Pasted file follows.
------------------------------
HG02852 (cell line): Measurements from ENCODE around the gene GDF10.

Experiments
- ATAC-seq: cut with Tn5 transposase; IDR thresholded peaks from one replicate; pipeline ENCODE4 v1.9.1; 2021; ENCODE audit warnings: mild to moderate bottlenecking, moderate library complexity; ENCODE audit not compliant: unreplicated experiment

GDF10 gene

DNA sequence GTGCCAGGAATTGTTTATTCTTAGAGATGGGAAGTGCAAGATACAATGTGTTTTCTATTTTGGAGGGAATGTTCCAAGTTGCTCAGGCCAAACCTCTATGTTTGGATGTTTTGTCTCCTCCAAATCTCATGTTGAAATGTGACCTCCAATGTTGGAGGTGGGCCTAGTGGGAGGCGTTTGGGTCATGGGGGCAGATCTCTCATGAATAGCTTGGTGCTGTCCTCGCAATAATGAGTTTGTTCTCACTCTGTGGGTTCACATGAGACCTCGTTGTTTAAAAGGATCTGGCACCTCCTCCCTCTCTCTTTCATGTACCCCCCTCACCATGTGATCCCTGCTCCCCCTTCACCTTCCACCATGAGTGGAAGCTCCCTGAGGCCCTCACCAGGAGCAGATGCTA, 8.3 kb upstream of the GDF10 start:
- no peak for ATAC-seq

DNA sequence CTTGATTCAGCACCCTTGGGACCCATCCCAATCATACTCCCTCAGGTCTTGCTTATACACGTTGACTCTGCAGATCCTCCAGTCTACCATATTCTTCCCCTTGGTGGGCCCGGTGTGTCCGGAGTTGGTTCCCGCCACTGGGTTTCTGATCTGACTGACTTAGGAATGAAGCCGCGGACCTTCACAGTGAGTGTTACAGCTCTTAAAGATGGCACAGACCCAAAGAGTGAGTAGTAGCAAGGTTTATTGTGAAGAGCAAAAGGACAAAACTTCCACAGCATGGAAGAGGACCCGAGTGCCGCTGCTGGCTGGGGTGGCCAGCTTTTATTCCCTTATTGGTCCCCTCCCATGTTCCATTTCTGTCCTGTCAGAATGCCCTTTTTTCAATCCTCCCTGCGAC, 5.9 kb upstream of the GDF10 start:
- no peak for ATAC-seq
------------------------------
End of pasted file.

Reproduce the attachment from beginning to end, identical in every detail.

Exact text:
HG02852 (cell line): Measurements from ENCODE around the gene GDF10.

Experiments
- ATAC-seq: cut with Tn5 transposase; IDR thresholded peaks from one replicate; pipeline ENCODE4 v1.9.1; 2021; ENCODE audit warnings: mild to moderate bottlenecking, moderate library complexity; ENCODE audit not compliant: unreplicated experiment

GDF10 gene

DNA sequence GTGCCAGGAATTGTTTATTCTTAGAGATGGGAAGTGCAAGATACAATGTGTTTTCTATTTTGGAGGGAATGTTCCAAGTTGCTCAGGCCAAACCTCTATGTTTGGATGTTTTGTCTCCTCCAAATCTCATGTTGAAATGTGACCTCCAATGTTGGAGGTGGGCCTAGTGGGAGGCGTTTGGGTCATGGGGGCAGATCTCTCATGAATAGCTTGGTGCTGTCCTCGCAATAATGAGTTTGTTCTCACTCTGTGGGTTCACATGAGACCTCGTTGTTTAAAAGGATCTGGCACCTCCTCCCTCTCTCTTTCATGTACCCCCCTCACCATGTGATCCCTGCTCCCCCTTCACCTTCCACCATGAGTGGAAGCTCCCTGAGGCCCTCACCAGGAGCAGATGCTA, 8.3 kb upstream of the GDF10 start:
- no peak for ATAC-seq

DNA sequence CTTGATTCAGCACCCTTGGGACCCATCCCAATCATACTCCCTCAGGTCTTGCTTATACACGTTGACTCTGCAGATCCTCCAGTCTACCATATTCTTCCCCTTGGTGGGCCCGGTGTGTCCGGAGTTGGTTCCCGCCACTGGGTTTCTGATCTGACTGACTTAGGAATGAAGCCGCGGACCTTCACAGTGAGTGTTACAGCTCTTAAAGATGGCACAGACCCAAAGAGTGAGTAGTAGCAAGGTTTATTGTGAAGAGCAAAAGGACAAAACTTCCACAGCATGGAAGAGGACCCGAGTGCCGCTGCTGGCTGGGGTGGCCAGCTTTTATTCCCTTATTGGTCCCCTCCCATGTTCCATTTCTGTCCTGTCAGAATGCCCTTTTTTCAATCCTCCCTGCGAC, 5.9 kb upstream of the GDF10 start:
- no peak for ATAC-seq